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Environmental Indicators: Better Coordination Is Needed to Develop Environmental Indicator Sets That Inform Decisions.

GAO-05-52 November 17, 2004

Environmental indicator sets assemble quantitative measures of conditions and trends (known as indicators) to assess the state of the environment and natural resources and to gauge progress toward specific goals. Such sets are now being developed to bridge the gap between needed and available information and to prioritize further data collection. The widespread development and use of environmental indicator sets has led federal and nonfederal entities to consider the benefits such sets provide when measuring performance and improving oversight of environmental programs. In this context, GAO was asked to identify (1) the purposes for which federal and nonfederal organizations are developing and using environmental indicator sets, and how they are being used; and (2) the major challenges facing the development and use of environmental indicator sets.

GAO identified the purposes for developing environmental indicator sets and major challenges facing their development and use to inform decisions by interviewing key experts, surveying developers and users, and studying eight major indicator sets. GAO found that federal and nonfederal organizations develop environmental indicator sets for several purposes, including assessing conditions and trends, communicating complex issues, and supporting performance management activities. Some environmental indicator sets are limited to use within specific political jurisdictional boundaries, while others are confined to specific natural areas, such as watersheds, lake basins, or ecosystems. Similarly, some sets address specific resources, such as water quality or land use, while others focus on quality of life issues or sustainable development. The indicator sets GAO reviewed are primarily used to assist in strategic planning efforts, communicate complex environmental issues, and track progress toward environmental goals. Environmental indicator set developers, both federal and nonfederal, commonly face several major challenges. Such challenges include ensuring that a sound, balanced process is used to develop indicators, which can require a resource-intensive effort to address the needs of potential users. Similarly, obtaining sufficient data on environmental conditions and trends and their causes is particularly problematic. Another key challenge in developing useful environmental indicator sets involves coordinating and integrating the various related federal and other indicator sets in order to advance knowledge about the environment. In this regard, the efforts of the Council on Environmental Quality's (CEQ) Interagency Working Group on Indicator Coordination are promising, but they lack the long-term, stable institutional arrangements needed to ensure continued guidance and coordination of federal activity in this area. Moreover, indicator sets designed to link management activities, environmental and natural resource conditions and trends, and human and ecological health have difficulty because many such relationships are not well understood. To that end, the Environmental Protection Agency's (EPA) continuing work to develop indicators to assist the agency's efforts to manage for results highlights this challenge. While EPA has made progress, its efforts to better understand such relationships over many years have been hampered not only by technical difficulties in establishing linkages between program activities and changes in the environment, but also by changes in leadership within the agency and the absence of a systematic approach, including clear expectations, milestones, and designated resources. Such institutional arrangements would enable the agency's senior management, Congress, and other stakeholders to monitor and assist EPA's efforts toward a complete and periodically updated Report on the Environment.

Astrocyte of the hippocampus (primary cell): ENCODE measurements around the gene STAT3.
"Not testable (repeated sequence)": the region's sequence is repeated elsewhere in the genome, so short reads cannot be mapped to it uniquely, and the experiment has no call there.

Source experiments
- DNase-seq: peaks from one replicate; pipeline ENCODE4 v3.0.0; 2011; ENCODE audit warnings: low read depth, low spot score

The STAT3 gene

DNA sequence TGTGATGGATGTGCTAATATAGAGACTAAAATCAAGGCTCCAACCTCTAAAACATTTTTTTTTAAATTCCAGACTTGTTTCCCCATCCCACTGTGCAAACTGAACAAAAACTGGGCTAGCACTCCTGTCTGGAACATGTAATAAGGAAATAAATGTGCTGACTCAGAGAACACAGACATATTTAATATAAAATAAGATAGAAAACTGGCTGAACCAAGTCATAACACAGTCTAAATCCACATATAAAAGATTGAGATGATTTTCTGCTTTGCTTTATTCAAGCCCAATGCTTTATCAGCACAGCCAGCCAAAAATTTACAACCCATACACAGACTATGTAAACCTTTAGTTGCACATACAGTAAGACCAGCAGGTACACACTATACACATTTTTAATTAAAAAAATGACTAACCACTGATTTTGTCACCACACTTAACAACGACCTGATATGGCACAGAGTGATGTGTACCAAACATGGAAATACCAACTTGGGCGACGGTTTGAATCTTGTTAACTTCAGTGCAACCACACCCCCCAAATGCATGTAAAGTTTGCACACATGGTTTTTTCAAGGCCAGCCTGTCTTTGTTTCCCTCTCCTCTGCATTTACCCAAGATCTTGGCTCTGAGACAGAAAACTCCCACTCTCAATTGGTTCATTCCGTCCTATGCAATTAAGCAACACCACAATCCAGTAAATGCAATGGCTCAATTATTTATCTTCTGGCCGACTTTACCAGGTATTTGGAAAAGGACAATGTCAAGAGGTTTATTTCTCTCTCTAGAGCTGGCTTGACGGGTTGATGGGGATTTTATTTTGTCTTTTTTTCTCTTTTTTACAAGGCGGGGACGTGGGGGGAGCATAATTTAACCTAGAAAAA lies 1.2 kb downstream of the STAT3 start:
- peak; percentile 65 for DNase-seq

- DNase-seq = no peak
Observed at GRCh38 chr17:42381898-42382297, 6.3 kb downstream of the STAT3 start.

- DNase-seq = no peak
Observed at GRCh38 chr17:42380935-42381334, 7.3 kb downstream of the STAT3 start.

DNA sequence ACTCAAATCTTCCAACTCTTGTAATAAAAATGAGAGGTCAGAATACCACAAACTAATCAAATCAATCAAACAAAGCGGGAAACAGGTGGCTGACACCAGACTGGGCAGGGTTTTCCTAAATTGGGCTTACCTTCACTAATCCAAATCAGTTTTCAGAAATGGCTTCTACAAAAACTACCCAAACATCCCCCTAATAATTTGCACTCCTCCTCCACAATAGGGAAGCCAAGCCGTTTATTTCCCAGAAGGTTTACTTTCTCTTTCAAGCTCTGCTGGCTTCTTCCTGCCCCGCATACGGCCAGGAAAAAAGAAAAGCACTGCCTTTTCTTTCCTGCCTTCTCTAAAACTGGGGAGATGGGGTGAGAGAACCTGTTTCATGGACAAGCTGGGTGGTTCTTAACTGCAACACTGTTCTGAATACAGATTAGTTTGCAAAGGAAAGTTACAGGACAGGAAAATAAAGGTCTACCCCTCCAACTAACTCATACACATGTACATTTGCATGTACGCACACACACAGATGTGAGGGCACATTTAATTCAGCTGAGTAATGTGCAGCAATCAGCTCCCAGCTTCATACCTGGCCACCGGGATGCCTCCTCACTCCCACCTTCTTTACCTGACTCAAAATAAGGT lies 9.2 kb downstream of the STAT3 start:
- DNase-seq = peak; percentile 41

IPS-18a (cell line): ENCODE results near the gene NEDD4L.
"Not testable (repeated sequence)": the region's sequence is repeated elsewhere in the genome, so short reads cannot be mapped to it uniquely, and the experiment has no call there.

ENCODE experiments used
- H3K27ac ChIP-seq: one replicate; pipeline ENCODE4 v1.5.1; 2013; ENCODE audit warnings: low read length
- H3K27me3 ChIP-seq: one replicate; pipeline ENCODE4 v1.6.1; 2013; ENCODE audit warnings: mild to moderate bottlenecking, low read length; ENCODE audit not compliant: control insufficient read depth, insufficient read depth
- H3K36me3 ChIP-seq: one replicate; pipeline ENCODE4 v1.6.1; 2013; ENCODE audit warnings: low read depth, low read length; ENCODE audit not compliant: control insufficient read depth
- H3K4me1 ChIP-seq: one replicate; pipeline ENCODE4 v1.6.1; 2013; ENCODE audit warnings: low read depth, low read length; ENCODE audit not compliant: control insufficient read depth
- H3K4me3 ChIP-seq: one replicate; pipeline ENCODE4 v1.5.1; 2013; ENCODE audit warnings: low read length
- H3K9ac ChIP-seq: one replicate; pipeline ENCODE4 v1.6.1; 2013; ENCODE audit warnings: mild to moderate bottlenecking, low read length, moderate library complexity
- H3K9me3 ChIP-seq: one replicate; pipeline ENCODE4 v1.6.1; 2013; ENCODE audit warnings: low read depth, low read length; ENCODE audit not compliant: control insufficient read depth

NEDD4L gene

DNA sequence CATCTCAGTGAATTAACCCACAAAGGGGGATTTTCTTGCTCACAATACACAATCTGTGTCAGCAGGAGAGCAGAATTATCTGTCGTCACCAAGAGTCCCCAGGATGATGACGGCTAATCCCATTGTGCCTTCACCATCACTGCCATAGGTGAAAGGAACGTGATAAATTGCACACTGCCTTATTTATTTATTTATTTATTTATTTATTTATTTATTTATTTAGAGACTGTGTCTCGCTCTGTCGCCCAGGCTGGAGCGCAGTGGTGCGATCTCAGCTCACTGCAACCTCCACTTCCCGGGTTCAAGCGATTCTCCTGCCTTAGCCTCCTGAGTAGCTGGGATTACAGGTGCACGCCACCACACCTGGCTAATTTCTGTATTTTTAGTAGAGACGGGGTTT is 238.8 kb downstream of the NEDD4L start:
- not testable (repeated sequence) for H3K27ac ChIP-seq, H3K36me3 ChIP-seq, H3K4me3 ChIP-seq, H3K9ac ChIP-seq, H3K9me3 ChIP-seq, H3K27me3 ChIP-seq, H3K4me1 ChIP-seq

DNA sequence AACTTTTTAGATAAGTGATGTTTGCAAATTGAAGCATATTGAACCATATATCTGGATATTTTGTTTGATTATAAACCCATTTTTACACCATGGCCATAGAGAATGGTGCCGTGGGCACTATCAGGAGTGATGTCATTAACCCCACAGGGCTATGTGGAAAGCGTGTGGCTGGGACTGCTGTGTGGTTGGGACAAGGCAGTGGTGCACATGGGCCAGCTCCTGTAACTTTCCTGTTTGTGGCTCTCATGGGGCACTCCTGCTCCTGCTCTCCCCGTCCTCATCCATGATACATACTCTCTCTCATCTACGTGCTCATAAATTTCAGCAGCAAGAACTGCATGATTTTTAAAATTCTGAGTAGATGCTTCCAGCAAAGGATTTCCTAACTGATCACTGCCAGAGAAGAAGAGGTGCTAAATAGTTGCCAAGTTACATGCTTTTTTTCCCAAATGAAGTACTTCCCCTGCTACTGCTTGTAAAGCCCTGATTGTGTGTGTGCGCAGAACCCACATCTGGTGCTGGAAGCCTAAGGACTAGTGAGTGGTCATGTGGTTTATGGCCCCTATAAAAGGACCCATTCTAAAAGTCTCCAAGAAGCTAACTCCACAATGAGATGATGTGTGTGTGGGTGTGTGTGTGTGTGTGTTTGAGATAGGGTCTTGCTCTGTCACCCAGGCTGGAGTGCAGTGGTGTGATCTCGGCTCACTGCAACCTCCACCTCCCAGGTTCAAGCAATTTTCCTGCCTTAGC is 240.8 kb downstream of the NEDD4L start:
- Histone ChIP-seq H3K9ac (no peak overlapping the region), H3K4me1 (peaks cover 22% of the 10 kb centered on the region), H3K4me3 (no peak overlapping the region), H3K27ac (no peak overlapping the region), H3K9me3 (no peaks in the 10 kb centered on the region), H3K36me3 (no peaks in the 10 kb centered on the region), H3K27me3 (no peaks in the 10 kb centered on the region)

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Publication:General Accounting Office Reports & Testimony
Date:Dec 1, 2004
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